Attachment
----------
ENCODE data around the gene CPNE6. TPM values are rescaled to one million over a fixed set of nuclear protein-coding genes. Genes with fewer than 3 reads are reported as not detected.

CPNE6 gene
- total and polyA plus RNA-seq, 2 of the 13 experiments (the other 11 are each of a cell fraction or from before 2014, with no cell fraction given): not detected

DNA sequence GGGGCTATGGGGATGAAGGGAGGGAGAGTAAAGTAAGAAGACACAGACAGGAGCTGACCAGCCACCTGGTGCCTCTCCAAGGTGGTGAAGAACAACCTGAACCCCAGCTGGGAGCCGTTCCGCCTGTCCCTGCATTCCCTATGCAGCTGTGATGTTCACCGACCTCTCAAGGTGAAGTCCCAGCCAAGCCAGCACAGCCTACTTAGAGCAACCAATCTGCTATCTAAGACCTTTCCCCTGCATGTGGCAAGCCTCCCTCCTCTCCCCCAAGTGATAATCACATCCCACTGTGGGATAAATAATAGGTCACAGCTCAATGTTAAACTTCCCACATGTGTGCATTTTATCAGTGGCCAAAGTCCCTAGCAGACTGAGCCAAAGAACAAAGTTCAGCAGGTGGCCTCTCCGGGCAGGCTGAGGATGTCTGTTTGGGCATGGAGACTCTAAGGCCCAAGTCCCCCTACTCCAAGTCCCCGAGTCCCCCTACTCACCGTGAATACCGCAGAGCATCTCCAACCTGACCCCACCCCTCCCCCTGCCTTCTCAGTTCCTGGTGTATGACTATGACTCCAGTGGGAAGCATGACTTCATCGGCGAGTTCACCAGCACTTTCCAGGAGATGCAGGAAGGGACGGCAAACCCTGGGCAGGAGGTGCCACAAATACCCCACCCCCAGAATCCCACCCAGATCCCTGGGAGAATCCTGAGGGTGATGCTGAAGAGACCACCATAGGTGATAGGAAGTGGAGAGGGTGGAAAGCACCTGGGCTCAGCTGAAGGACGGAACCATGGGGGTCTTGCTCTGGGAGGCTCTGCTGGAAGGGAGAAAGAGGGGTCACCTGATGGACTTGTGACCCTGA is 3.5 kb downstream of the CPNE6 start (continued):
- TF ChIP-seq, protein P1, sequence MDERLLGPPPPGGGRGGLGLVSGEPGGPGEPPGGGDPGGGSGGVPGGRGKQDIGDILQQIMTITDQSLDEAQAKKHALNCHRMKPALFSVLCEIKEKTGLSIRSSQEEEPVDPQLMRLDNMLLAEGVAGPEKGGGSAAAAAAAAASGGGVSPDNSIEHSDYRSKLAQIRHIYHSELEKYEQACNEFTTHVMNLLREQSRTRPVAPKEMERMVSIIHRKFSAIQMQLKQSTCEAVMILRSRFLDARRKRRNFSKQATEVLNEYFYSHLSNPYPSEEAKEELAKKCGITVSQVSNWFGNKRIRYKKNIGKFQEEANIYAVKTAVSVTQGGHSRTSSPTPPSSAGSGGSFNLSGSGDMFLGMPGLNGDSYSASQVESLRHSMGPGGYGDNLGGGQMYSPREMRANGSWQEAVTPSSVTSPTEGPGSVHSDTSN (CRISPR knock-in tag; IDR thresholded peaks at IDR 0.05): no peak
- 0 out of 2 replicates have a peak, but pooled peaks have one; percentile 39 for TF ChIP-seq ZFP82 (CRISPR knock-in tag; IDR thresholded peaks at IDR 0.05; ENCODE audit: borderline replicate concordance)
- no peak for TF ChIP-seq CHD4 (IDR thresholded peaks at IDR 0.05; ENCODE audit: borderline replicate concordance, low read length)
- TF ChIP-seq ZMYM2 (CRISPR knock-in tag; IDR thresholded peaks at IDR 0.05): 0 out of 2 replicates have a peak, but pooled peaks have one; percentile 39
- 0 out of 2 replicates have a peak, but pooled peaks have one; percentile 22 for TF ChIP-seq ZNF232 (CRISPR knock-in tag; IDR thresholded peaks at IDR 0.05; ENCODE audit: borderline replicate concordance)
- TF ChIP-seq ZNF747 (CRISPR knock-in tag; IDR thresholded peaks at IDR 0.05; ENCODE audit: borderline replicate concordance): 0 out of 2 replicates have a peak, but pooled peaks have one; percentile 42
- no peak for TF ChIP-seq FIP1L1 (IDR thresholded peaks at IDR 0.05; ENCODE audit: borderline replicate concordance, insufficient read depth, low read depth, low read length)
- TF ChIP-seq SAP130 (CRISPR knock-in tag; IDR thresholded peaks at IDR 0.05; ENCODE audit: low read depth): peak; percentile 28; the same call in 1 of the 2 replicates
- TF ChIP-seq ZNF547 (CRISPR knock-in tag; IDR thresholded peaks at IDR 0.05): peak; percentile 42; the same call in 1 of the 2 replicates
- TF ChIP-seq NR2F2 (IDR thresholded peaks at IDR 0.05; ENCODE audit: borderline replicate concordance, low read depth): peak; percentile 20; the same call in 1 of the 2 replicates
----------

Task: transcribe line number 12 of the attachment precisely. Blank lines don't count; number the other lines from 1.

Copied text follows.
- TF ChIP-seq SAP130 (CRISPR knock-in tag; IDR thresholded peaks at IDR 0.05; ENCODE audit: low read depth): peak; percentile 28; the same call in 1 of the 2 replicates